Tesla thinks it has the replacement for displacement – for the V8 engine in your classic car, truck or project car. It is a “turn key” – if electric cars had keys – electric motor that supposedly bolts directly in place of a factory V8 engine and transmission, tying in to the existing driveshaft and rear axle.
It even has the general shape of a V8/transmission combo.
What it doesn’t have – in addition to any soul – and which isn’t mentioned or rather explained in the deliriously fellative coverage (including even Motor Trend) is a battery pack to run the thing. Which is like a crate V8 without pistons only worse because it is easy to install a set of pistons in a V8.
Electric cars that aren’t converted cars are designed from the floorpans up around their battery packs, out of necessity – because of the size of them. The pack is spread out over the length and width of the vehicle’s floorpans, so as to leave room in the car for passengers and cargo. Electric car conversions have to find room for the batteries – which generally have to go in the trunk or where the back seats used to be.
Maybe in the bed, if it’s a truck conversion.
This will eat up a lot of room for the passengers – and cargo. If it’s a truck, with a battery in the bed, you’d better not load the bed without first having reinforced what’s under it – as putting – dropping – heavy objects onto an EV battery pack risks damaging it and that risks a fire.
Which risk will increase, regardless, in a vehicle never designed to safely house an EV battery pack. Wherever you manage to fit the thing, it will be vulnerable to damage in the event of a crash and thus, to a fire – unless the whole car/truck is re-engineered to safely house the battery pack.
Which will add more weight to the 1,000-plus pounds of battery pack necessary to power an electric V8.
That Motor Trend could overlook all of this is mute testimony to the sorry state of automotive journalism especially. How can a car publication be so obtusively fellative?
Much attention is given to how much power (550 hp!) the non-replacement for displacement generates. But how will it generate any power without any power?
An electric motor is a kind of translator of power – converting electricity into propulsion via its motor. The same being true, of course, for a gasoline-burning V8, which converts gasoline into propulsive force, via combustion.
To refine it a little further:
A gallon of gasoline weighs about six pounds, so 20 gallons weigh about 120 pounds. Assuming 25 miles per gallon – most modern V8s are capable of this – we have a range of about 500 miles – about 200 miles farther than the longest-range factory-built EVs can travel on a single charge – at about 15 percent the weight penalty.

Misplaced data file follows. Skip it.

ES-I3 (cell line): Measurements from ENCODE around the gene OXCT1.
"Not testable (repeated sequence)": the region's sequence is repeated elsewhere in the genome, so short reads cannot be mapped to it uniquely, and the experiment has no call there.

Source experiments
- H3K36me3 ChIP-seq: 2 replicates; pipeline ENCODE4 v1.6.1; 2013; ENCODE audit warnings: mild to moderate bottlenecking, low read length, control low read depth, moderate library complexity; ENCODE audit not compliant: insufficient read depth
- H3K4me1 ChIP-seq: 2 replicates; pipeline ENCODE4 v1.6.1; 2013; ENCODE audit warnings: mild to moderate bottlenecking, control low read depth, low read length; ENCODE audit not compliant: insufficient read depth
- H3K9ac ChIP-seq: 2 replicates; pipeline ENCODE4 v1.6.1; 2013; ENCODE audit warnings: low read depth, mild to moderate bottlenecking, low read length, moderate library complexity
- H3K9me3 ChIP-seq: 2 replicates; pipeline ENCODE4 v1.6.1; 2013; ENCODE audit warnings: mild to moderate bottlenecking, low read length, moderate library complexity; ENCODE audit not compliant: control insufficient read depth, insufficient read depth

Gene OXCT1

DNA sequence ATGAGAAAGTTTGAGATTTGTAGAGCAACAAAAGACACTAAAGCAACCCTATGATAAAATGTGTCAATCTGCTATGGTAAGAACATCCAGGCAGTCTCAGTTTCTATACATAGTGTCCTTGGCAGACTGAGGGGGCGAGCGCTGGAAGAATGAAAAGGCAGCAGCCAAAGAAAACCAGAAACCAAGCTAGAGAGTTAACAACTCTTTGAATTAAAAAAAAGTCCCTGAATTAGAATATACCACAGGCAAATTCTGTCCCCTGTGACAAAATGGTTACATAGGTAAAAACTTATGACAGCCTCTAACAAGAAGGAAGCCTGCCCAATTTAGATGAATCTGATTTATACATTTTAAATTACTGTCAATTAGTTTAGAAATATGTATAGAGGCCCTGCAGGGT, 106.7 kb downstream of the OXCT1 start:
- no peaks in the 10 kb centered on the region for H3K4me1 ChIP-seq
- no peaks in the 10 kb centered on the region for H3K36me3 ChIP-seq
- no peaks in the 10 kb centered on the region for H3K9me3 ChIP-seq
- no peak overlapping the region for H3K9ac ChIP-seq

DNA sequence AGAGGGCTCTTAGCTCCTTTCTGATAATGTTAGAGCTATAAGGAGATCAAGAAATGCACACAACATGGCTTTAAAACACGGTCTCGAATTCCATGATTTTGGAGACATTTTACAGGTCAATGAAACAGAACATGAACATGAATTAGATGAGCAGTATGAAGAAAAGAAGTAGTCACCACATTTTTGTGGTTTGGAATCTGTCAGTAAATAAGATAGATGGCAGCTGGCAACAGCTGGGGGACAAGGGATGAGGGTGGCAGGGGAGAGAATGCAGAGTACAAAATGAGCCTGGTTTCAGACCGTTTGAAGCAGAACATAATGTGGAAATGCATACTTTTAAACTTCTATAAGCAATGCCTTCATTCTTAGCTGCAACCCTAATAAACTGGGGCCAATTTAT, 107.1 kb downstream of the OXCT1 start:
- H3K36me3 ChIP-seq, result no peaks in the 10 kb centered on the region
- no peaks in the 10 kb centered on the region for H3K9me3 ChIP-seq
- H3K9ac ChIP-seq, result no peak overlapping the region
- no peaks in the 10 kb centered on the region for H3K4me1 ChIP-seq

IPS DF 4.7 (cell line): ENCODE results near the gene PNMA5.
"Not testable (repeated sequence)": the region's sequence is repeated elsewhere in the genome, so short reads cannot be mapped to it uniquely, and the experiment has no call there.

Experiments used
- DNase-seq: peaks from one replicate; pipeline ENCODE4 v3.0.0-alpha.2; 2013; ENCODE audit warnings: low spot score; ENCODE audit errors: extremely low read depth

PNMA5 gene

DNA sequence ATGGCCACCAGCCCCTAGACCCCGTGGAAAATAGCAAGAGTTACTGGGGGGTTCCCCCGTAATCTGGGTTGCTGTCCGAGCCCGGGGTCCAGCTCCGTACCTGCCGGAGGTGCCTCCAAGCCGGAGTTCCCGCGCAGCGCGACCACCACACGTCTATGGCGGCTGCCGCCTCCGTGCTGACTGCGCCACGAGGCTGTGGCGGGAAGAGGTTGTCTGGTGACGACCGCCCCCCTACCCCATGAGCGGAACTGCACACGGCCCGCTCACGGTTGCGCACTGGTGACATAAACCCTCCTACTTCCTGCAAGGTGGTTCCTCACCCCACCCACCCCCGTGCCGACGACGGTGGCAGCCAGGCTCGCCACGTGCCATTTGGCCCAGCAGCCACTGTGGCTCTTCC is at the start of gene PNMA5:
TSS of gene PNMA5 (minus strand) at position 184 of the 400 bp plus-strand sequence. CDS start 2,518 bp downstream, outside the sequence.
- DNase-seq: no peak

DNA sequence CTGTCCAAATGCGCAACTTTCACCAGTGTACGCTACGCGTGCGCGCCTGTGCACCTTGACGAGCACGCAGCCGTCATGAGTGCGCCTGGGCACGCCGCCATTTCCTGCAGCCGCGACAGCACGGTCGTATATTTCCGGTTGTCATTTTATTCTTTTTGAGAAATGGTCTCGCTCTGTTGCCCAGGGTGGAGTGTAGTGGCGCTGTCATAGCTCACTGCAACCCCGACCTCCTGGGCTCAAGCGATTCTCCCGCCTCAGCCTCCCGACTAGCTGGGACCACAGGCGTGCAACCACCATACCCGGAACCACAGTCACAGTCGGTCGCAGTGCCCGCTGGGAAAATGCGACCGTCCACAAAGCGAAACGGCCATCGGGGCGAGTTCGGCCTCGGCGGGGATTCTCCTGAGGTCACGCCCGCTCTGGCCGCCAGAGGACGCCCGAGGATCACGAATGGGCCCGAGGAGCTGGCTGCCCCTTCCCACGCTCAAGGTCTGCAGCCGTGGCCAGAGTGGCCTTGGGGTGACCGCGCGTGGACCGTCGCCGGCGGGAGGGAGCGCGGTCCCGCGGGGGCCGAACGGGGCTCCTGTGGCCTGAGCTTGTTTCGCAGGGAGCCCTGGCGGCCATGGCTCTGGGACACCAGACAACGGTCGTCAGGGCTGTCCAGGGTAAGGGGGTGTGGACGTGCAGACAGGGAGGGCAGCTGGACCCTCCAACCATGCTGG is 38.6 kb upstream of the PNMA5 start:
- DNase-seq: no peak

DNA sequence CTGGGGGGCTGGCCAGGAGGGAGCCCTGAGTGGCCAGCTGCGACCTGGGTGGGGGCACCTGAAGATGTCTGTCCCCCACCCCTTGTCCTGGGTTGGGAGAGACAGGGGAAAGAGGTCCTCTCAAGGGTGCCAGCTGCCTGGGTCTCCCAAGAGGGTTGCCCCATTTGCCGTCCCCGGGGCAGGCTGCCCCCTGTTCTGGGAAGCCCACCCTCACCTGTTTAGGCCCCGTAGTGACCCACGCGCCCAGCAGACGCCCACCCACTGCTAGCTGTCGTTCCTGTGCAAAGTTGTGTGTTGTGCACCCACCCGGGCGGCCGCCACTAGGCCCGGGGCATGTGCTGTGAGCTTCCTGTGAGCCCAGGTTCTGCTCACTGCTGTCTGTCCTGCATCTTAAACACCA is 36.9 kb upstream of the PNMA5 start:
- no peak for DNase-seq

Without the wait.
How far will your electrified classic car or truck go on no batteries? Where will the batteries go? In the bed? In the back seat? How will this affect the balance (and handling) of the result, assuming you don’t mind having a backseat or bed full of batteries? If the resultant conversion weighs 1,000 pounds more than it weighed when it had a V8, the brakes will need to be upgraded, unless you don’t mind not being able to stop.
How about the vitally important cooling system needed to prevent an electric battery pack from “bricking” in the cold (and being capable of receiving a charge, in the cold) and to prevent it from overheating – and catching fire – when it’s hot?
How about the electronics necessary to supervise the delicate process of recharging, without which an EV cannot be “fast” charged – or rather, without which an EV is very dangerous to “fast” charge?
Motor Trend is silent.
Well, not exactly silent. The round-mouthed writer exults in the “wonderful creation” that is “gunning” to replace displacement.
Well, let’s see.
A crate V8 weighs about half what an electric battery pack weighs – most modern V8s being made of lightweight aluminum. It has its power infrastructure (gas tank lines, etc.) already installed and is ready to go. It is – to borrow a term – “plug and play.”
The non-replacement for displacement just makes you pay.
Motor Trend lists the price for the aptly-named Revolt(ing) motor: $11,900 – sans the 1,000-plus pounds of batteries, the cooling system it will need and the electronics needed to run the works – assuming you can find a place to put those 1,000-plus pounds of batteries.
This is like buying a house without plumbing or wired for electricity – with the foundation already poured and the walls already dry-walled.
Have fun with the conversion.
So how much more will you pay to “electrify” (and silence the soul) of your previously V8-powered classic car, truck or project car? Figure at least another $5-$8k for the battery pack, which will then have to be Frankenstein’d into the chassis somehow, somewhere – plus the same for the cooling system for the battery pack plus the necessary electronics and then paying someone to hook it all up and sort it all out, which is likely beyond the capabilities and tool-kit of the typical do-it-yourselfer and you’re probably looking at $25k, all in.
Meanwhile, you could have purchased a literally “bolt in” crate V8 from any of several suppliers – such as Summit Racing or JEGS – for $4,500-$5,500. These are “turn key” engines, ready to run. There is no need to spend more to get them running – unless your vehicle needs a new gas tank and lines, cooling system and so on.
And there’s no need to fill your back seats or bed with batteries, either.
Elon’s Musk is potent. It has the power to incapacitate the victim’s critical thinking ability. It renders him soft and pliant, a goofy smile on his face as he huffs the heady scent emitted.
Including, apparently, the writers at Motor Trend.
. . .
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